National Cancer Institute Home at the National Institutes of Health | www.cancer.gov
Please wait while this form is being loaded....

Publication Abstract

Authors: Bulliard JL, Sasieni P, Klabunde C, De Landtsheer JP, Yankaskas BC, Fracheboud J

Title: Methodological issues in international comparison of interval breast cancers.

Journal: Int J Cancer 119(5):1158-63

Date: 2006 Sep 01

Abstract: International comparisons of interval cancers (IC) are important to better understand the relationship between programmes' performance and screening practices. In this respect, differences in (i) definition, (ii) identification and (iii) quantification of IC have received little attention. To examine these 3 comparability issues and activities involving IC, an assessment was conducted among member countries of the International Breast Cancer Screening Network, and the impact of accuracy of identification and quantification practices was estimated using 1996-98 data from the Dutch breast cancer screening programme. Information was obtained from 19 screening programmes in 18 countries, 16 of which acknowledged the coexistence of opportunistic screening. IC data were collected to evaluate performance of the screening programme (100% of programmes) and the radiologists (89%); 53% of programmes had a designated review process for IC. Most programmes (84%) agreed with the European Guidelines definition of IC, but a case situation exercise evidenced substantial discrepancy in classification of cancers that occurred after a positive screen. Completeness of identification of IC appears to contribute most to international variation, and cannot be easily controlled for in methodologically rigorous comparisons. Statistically significant differences of about 4% were measured between quantification methods for IC. An operational definition of IC is proposed to enhance international comparability. Valid comparisons of IC are possible with careful attention to the definition but true differences in IC frequency across screening programmes should exceed 10% to be possibly indicative of real differences between programmes.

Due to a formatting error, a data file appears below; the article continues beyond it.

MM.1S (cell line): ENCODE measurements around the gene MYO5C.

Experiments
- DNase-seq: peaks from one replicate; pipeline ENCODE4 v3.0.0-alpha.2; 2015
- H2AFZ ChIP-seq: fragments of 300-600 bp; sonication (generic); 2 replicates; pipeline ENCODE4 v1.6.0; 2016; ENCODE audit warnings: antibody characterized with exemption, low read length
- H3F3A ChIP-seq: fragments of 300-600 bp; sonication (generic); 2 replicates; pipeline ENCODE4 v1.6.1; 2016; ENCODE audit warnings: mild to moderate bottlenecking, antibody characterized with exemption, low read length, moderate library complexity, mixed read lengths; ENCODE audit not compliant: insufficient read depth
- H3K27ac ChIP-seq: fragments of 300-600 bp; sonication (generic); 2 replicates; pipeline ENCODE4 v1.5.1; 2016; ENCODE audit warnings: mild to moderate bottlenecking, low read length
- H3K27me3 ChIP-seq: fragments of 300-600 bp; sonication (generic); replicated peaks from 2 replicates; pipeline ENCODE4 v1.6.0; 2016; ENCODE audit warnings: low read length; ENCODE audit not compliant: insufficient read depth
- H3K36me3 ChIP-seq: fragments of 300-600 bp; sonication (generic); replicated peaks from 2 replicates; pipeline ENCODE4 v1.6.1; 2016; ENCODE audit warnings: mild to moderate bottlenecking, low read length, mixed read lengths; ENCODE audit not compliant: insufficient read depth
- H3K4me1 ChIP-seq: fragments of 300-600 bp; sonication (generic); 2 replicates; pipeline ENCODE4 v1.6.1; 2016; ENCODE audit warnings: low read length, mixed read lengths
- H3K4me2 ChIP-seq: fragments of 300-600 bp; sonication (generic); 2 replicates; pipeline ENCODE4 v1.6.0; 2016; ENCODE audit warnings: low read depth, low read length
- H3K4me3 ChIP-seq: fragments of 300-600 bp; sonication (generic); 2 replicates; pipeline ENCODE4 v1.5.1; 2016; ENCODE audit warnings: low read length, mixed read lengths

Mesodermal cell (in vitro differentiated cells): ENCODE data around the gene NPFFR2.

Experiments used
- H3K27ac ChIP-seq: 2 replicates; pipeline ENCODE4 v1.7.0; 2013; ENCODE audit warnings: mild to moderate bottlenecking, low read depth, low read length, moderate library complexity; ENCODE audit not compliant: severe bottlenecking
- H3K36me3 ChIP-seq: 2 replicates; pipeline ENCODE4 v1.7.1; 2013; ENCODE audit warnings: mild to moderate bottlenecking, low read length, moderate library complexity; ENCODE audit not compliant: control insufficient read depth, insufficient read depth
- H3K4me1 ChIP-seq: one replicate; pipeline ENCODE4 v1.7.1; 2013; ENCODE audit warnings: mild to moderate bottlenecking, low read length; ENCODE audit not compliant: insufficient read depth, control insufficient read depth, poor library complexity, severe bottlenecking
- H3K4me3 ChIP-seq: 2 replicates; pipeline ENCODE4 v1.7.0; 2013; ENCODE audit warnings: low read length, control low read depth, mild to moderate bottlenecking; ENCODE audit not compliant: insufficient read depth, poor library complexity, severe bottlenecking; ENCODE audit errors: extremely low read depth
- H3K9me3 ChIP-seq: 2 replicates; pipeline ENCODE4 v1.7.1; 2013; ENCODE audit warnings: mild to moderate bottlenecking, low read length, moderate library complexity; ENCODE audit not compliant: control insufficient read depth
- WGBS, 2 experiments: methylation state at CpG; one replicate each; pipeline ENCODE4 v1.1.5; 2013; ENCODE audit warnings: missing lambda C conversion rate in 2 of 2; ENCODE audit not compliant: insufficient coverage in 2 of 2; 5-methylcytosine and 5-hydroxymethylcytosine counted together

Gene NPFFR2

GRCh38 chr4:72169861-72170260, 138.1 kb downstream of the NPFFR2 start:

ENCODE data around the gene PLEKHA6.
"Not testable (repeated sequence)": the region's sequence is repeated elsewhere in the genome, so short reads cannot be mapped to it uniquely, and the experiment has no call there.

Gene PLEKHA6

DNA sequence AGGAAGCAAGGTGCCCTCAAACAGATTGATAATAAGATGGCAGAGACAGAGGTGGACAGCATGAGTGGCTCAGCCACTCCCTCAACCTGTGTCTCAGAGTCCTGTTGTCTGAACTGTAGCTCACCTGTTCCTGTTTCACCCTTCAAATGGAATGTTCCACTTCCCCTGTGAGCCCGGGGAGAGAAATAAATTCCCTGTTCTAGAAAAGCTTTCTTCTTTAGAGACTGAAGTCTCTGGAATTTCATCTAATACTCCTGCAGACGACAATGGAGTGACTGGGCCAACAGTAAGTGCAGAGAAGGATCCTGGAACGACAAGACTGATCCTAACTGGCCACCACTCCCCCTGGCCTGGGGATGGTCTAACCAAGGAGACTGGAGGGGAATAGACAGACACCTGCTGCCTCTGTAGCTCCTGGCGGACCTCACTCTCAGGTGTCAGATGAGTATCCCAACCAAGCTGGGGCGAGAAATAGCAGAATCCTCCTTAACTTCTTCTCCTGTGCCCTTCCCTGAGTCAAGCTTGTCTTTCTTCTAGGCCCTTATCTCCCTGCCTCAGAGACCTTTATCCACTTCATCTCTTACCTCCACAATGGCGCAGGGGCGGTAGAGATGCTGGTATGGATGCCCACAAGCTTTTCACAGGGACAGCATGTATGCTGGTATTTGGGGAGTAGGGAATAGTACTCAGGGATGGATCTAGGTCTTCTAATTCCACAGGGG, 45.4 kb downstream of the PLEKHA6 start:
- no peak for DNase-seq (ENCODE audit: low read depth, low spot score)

Last Modified: 03 Sep 2013